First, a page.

Turning first to plaintiffs' contention that the federal defendants are responsible for the acts of Linda Jaconetta on the theory that she was either an employee of the government for purposes of invoking the Federal Tort Claims Act, 28 U.S.C. §§ 2671, 2672 or an employee of the CCE which had formed a partnership with the United States by the arrangement to use the park facilities, the court is of opinion that both arguments are wholly without merit. Under federal law applicable to the determination of whether one is an "employee" for purposes of the Federal Tort Claims Act, it is clear Ms. Jaconetta does not meet the standard. See United States v. Becker, 378 F.2d 319 (9th Cir. 1967); Brucker v. United States, 338 F.2d 427 (9th Cir. 1964), cert. denied, 381 U.S. 937, 85 S. Ct. 1769, 14 L. Ed. 2d 701 (1965). See also Slagle v. United States, 612 F.2d 1157 (9th Cir. 1980). According to Ms. Jaconetta's deposition, the federal government exercised no control over her activities sufficient to establish her status as a federal government employee. Her activities were planned by CCE. She was supervised by CCE and paid by Cornell. It is not seriously contended that the CCE was or is a federal agency, despite its federal funding, so as to make its employees agents of the federal government for purposes of tort liability. Cf. United States v. Holcombe, 277 F.2d 143 (4th Cir. 1960). And, of course, the existence of federal funding, standing alone, does not establish an individual's status as a federal employee and hence the government's liability under the Federal Tort Claims Act. See United States v. Orleans, 425 U.S. 807, 96 S. Ct. 1971, 48 L. Ed. 2d 390 (1976); Prater v. United States, 357 F. Supp. 1044 (N.D.Tex.1973).
Nor does plaintiffs' claim that the federal defendants are liable because of the acts of the employee of their "partner" in the arrangement at the park persuade the court that summary judgment is inappropriate. First, the claim is based, as noted above, on a single reference in the Memorandum of Agreement to a "partnership" for purposes of press releases presumably advertising the program. Whether State or federal law applies in determining whether a partnership was formed so as to render the United States liable for the acts or omissions of an employee of the CCE, the argument must fail. Not only does the Memorandum of Agreement taken as a whole reveal no intent that a partnership of the nature contemplated by plaintiffs be formed but also suggests and this is confirmed by implementation of the program that no such relationship actually arose. The affidavit of Samuel Holmes, Chief of Interpretation and Recreation at Gateway National Recreation Area, amply attests to the limited nature of the arrangement provided for by the Memorandum of Agreement. The very context of the paragraph containing the language relied upon by plaintiffs to support their partnership theory, moreover, underscores the weakness of the claim. Since plaintiffs point to no other person who could colorably be considered a government employee or any other circumstances which justify holding the federal defendants liable for the acts of others, their first theory of recovery provides no basis for relief.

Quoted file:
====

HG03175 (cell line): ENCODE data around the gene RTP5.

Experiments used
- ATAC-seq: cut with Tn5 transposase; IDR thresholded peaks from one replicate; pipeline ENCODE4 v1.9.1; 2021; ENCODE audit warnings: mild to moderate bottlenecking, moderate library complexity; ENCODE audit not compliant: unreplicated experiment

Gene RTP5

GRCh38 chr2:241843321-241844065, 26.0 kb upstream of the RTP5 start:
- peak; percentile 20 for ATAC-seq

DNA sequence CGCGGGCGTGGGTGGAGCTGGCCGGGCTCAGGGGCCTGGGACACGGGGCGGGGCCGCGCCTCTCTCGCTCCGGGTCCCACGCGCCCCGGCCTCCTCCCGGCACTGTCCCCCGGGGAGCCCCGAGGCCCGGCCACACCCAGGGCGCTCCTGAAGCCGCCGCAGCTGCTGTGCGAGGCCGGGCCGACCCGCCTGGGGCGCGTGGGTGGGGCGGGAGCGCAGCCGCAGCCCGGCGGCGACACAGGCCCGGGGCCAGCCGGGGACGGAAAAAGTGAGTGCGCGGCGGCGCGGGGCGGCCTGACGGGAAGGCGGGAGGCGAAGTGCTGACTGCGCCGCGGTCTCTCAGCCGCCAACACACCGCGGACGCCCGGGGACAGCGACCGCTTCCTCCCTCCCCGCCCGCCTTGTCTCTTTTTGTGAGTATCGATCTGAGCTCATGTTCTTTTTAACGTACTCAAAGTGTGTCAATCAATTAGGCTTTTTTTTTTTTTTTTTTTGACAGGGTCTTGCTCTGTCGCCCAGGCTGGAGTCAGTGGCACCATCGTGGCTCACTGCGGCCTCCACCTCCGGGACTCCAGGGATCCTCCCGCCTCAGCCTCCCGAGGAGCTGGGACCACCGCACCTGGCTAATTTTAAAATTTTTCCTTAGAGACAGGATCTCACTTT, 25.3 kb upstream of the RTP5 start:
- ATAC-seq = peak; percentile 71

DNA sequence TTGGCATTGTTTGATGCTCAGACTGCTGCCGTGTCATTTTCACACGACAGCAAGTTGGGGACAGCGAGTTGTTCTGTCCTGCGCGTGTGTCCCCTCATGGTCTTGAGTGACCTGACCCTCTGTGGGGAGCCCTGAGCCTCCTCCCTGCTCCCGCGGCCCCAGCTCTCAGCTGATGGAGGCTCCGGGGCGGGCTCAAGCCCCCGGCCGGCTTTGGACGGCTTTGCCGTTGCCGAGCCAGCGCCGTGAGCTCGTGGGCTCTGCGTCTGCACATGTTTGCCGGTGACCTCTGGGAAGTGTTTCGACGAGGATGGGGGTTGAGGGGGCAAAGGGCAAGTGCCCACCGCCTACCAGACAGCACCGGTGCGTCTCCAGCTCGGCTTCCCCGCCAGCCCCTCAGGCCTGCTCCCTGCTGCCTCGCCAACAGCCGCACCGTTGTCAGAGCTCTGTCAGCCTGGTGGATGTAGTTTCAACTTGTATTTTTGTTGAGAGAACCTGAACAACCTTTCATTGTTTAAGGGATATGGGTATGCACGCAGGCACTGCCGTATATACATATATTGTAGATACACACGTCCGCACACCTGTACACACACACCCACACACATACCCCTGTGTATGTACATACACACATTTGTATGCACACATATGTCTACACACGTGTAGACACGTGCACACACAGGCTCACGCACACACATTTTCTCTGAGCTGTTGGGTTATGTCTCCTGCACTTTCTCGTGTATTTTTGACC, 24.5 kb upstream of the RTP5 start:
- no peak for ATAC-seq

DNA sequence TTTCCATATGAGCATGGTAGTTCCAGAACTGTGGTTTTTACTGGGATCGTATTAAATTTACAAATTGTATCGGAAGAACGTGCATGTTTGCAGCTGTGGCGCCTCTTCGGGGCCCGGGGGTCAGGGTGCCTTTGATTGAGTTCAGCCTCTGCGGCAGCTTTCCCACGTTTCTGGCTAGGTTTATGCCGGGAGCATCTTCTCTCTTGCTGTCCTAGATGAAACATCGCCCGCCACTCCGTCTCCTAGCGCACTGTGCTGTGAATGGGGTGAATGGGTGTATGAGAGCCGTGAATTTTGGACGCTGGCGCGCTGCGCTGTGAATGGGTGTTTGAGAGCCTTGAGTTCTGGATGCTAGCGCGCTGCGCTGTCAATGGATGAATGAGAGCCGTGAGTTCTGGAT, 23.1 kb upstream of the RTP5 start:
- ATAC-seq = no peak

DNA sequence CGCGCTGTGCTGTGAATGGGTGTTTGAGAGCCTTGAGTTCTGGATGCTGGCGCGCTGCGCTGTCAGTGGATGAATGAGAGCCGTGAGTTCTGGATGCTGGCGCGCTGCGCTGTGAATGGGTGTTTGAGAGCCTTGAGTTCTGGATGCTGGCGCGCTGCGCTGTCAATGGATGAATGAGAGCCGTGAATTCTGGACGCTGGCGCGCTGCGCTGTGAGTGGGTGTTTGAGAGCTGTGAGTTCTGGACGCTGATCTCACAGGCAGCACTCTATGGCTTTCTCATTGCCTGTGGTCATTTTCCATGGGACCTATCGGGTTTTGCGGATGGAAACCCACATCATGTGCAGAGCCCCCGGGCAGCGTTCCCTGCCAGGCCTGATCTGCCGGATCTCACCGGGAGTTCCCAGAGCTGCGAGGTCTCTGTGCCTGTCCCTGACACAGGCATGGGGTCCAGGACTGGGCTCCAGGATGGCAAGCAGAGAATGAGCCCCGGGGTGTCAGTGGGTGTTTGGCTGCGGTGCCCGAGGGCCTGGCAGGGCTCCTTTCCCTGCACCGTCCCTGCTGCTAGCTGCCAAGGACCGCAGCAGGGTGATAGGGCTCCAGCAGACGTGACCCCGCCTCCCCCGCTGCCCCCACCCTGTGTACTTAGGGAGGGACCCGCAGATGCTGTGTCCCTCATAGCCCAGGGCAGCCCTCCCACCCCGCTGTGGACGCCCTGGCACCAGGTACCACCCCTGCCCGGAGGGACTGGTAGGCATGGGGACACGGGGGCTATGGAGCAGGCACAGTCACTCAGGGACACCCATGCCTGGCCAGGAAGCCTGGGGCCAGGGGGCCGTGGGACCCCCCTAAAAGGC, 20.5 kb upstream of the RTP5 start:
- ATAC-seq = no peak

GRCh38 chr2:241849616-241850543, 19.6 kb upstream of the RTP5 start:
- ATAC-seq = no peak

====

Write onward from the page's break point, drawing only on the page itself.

Plaintiffs' alternative contention that the federal defendants are liable as landowners fares no better. The parties agree that the standard of landowner liability applicable to this action is the New York rule imposing a standard of reasonable care under the circumstances, whereby foreseeability shall be a measure of liability. Basso v. Miller, 40 N.Y.2d 233, 386 N.Y.S.2d 564, 568, 352 N.E.2d 868, 872 (1976). And foreseeability is to be determined by weighing the likelihood of injury and the probable seriousness of that injury against the burden on a defendant of taking steps to protect against the risk altogether. Id., 386 N.Y.S. at 568. See also Rhabb v. New York City Housing Authority, 41 N.Y.2d 200, 391 N.Y.S.2d 540, 359 N.E.2d 1335 (1976).